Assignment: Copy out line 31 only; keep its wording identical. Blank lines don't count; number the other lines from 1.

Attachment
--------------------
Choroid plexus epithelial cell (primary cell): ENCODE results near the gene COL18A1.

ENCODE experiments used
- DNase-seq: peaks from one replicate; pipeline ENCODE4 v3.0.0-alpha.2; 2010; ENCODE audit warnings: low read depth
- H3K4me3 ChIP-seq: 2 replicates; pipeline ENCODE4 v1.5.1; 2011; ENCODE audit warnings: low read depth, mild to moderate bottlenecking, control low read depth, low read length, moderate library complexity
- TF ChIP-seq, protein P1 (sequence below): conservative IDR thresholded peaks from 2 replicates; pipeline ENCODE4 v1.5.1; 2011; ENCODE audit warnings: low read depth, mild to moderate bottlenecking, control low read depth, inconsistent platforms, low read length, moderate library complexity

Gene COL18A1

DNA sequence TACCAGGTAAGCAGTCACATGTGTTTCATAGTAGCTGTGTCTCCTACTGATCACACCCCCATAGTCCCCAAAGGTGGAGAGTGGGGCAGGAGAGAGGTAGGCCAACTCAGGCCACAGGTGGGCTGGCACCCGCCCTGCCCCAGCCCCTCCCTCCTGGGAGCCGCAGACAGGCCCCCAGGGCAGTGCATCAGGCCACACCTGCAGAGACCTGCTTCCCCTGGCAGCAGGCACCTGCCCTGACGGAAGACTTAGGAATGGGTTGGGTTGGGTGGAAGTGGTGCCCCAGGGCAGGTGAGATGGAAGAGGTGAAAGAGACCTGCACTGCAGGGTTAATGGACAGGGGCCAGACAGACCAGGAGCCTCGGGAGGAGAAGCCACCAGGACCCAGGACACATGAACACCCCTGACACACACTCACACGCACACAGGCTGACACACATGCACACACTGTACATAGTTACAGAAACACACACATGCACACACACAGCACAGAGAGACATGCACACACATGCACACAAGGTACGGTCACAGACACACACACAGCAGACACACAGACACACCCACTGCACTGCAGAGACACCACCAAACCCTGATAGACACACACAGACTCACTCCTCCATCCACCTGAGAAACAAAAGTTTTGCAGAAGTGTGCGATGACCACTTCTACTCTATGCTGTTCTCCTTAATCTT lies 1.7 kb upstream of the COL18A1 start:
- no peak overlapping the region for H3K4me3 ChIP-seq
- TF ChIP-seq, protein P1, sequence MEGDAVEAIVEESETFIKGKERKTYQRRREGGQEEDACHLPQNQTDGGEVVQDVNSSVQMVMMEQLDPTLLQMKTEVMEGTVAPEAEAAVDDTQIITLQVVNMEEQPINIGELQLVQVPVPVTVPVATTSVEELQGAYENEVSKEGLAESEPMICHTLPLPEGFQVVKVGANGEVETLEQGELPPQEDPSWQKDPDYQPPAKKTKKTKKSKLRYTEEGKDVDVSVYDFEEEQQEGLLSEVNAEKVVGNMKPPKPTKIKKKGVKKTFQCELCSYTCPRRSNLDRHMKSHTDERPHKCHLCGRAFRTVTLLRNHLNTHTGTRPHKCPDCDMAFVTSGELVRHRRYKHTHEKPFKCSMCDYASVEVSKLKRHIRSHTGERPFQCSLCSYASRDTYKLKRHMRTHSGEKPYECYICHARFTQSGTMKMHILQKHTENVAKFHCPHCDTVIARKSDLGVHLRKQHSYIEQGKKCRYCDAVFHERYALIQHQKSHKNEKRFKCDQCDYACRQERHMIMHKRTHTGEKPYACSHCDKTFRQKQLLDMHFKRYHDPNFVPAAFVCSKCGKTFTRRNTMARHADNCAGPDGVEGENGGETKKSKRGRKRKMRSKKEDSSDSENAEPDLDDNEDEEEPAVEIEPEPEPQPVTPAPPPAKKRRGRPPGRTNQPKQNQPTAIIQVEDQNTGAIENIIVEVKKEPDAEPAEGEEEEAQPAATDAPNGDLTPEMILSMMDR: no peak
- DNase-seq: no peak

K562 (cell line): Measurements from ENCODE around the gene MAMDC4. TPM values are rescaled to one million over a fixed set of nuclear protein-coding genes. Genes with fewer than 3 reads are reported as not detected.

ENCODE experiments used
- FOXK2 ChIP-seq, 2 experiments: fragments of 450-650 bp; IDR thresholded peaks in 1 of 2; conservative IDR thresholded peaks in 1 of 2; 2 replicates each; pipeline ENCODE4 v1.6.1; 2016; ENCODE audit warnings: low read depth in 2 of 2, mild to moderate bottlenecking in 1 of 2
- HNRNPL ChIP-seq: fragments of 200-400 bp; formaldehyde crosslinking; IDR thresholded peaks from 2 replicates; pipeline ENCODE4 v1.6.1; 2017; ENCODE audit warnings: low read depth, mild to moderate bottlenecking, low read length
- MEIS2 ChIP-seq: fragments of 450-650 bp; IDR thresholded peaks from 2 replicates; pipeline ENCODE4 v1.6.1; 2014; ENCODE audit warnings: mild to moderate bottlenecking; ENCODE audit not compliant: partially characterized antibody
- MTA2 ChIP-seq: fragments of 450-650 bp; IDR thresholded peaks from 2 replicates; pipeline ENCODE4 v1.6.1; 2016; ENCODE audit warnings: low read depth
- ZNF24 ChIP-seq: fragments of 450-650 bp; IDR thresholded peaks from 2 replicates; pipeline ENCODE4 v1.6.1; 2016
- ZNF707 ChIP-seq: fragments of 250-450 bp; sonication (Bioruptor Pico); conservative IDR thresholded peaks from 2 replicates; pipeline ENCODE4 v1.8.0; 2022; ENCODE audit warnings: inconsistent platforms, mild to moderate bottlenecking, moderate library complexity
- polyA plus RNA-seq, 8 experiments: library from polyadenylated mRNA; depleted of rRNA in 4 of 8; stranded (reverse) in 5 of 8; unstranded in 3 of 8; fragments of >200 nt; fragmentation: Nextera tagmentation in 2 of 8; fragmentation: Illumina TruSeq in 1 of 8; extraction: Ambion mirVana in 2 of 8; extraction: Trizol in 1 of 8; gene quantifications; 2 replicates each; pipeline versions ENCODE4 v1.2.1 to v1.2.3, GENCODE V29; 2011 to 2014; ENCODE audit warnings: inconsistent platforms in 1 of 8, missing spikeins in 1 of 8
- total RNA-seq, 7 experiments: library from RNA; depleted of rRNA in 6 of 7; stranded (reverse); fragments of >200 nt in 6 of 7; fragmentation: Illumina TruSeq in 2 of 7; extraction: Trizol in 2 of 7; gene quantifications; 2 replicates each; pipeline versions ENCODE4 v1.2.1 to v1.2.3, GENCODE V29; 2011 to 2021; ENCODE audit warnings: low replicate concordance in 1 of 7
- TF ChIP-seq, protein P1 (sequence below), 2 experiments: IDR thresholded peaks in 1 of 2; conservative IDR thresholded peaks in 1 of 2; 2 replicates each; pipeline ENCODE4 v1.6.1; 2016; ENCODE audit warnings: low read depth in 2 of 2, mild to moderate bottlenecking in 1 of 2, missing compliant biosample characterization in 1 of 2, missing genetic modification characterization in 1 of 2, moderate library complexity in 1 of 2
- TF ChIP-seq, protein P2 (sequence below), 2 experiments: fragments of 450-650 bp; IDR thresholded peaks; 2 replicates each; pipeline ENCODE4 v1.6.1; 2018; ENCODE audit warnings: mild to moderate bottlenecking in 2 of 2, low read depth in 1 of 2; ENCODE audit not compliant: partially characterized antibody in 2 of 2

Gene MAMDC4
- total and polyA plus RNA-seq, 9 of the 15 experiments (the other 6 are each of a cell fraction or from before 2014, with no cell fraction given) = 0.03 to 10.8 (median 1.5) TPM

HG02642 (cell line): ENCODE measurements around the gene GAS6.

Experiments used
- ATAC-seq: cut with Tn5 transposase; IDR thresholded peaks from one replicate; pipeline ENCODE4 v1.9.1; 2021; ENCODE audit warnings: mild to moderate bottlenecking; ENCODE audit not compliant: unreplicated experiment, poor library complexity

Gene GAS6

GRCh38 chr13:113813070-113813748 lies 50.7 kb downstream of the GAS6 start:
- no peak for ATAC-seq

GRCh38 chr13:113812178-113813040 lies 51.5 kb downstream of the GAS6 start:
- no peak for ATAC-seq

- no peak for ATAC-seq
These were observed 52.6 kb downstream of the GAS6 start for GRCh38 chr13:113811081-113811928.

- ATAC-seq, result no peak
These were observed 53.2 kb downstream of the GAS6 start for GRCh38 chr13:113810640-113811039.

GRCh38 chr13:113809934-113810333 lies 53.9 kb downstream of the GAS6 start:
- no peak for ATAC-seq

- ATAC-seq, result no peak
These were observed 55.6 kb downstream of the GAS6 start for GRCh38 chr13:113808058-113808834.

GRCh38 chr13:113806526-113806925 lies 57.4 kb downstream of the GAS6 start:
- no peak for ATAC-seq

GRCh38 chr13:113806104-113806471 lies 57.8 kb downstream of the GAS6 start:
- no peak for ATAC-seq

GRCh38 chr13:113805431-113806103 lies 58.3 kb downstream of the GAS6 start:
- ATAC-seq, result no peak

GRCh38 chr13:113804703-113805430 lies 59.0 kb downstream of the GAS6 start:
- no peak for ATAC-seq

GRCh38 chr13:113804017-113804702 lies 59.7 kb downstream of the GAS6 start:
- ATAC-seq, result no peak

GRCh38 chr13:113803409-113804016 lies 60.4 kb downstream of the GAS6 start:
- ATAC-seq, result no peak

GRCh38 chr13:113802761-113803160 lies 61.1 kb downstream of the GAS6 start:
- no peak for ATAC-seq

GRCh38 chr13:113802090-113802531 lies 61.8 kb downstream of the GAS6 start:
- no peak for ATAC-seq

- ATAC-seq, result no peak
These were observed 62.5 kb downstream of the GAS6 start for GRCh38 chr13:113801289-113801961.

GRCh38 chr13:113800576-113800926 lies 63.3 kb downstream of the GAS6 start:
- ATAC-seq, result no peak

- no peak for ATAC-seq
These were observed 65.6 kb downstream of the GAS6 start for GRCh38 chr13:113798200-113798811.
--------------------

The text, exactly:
GRCh38 chr13:113812178-113813040 lies 51.5 kb downstream of the GAS6 start: